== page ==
Sonney Jones of Dal-Tile had a similar goal when he began looking for shippers to share trailers headed from Mexico to the United States. By finding “compatible freight” to load atop his heavy floor tiles, the division director of transportation could better utilize the full cubic space of a trailer, cutting transportation costs for both Dal-Tile and its partner shipper while raising the carrier’s revenue and profitability per truck.
“It’s basically a marriage of freight types, and, really, opposites attract,” Jones said. Dal-Tile ships 75- to 90-pound-per-cubic-foot tile from Monterrey, Mexico, to distribution centers in the U.S., freight that would “weigh out” a trailer long before it “cubed out.” By removing some tiles per shipment and sharing the trailer loading lighter freight, both shippers can cut their costs up to 15 percent.
But the partnership isn’t just about cost. “It’s about capacity sharing as much as finances,” Jones said. “It eliminates some of the problems with capacity.”
Jones hasn’t had a hard time finding trucks, but he believes cost constraints on carriers and the impact of regulatory changes and more stringent enforcement on drivers could have an effect on the availability of trucks in 2012 and beyond.
Dal-Tile is working with other shippers — the companies have nondisclosure agreements and cannot be named — and logistics provider Transplace to truck freight from Monterrey to the U.S. through Brownsville, Texas, and last week began shipping test loads with another partner in El Paso, Texas. “It looks very promising at this point. The ability to share capacity is all about how well your partner fits your needs and how well you fit your partner’s needs. It’s a marriage of freight types, service expectations and lanes.”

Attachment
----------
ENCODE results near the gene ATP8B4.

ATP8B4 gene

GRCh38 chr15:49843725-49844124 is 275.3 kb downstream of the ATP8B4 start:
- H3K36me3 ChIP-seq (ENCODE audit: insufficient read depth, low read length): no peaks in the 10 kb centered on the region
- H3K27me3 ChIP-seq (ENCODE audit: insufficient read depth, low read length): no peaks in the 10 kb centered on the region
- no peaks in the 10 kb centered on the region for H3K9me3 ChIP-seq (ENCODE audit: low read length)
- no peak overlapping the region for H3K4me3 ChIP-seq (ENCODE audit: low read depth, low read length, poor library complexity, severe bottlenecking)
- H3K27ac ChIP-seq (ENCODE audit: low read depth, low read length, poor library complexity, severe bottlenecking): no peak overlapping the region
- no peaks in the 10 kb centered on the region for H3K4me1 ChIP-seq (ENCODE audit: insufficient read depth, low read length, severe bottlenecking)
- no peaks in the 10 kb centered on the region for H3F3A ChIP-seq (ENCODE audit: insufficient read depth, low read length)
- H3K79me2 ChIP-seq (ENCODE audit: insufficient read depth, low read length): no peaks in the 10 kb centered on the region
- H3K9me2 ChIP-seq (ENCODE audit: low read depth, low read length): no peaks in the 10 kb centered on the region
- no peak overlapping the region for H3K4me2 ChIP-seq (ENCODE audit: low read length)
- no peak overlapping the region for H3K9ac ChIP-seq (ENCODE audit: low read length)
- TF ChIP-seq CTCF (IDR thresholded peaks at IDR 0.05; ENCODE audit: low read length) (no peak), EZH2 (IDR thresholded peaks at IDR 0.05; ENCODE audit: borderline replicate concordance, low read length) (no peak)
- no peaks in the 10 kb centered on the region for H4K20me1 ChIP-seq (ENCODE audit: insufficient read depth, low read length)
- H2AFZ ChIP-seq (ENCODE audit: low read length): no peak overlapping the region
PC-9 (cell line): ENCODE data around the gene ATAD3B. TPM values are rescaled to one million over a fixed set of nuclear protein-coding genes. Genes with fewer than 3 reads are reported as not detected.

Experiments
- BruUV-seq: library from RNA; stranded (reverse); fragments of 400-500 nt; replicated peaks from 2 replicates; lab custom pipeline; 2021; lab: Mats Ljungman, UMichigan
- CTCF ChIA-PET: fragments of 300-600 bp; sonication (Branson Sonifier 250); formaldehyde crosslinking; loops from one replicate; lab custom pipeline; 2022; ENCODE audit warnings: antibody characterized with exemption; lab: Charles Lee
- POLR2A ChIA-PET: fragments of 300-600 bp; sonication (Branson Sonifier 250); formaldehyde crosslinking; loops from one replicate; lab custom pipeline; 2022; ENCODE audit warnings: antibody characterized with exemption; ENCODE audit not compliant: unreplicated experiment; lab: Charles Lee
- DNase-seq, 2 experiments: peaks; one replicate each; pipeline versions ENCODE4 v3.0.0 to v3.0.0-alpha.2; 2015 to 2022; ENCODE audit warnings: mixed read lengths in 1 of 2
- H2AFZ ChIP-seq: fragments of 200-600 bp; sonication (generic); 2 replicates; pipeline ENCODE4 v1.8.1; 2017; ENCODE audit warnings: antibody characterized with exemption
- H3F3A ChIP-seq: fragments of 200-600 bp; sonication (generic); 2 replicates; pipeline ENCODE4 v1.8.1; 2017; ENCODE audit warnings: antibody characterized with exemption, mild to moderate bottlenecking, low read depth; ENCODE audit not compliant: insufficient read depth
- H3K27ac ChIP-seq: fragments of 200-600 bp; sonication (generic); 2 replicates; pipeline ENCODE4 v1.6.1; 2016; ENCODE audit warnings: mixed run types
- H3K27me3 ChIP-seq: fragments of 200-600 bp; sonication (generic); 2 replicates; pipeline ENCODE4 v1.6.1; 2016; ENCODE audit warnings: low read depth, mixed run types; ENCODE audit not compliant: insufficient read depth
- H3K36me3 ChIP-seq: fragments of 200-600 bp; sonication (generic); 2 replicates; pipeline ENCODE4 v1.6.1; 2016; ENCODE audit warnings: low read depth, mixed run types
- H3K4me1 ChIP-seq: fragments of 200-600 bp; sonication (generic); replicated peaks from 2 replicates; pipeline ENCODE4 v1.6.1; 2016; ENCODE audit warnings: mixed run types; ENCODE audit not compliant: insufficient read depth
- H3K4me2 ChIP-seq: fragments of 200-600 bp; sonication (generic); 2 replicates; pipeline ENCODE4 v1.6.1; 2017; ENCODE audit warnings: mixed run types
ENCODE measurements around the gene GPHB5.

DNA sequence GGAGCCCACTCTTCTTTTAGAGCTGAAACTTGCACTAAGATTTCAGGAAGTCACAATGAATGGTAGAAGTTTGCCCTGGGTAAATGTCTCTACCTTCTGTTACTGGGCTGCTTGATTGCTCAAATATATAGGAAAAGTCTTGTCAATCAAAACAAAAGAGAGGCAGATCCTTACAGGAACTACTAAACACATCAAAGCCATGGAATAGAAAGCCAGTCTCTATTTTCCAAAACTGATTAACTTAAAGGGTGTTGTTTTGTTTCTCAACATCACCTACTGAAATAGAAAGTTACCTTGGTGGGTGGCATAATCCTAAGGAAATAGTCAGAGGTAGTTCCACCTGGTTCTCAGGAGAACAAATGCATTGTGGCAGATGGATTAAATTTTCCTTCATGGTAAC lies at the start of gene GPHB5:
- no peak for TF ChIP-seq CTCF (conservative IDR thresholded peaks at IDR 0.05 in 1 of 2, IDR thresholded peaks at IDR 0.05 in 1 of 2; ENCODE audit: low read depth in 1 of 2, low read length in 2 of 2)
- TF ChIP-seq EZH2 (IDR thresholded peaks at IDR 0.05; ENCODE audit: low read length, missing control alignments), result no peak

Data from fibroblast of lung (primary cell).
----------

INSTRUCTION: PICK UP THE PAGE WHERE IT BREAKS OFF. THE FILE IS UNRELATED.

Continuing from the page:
Dal-Tile already has extended its cooperative model beyond trucking to intermodal and boxcar rail, Jones said. “We’re trying to move as much as we can by intermodal,” he said. “It’s getting more and more difficult. The rates have gone up in many lanes to the point where there’s little difference between intermodal and truckload service. That’s part of the tightening of capacity all around, and that’s why we’re trying to solve the capacity riddle by co-loading freight and mode shifting.”
Finding the right partner is not easy: There’s no speed-dating service for shippers.
“It probably took us a year to understand how to qualify somebody, but we’ve made some progress identifying what seems to work,” Jones said. First, “you’ve got to be in similar lanes and have similar service requirements.” The value of the freight plays a role as well. “If you have a low-value product, and your partner has a high-value product, you may not look at the benefits of the program equally. Your transportation costs as a percentage of sales will be very different.”
Money is the root of most disagreements, and Jones acknowledges sharing information on costs can make shippers uncomfortable. “As we go along, we’ve gotten much more ‘open book’ with our partners,” he said. “There’s an honest concern about sharing costs, and you’ve got to be sure you get your share of the benefits and understand them as well as your partners do.”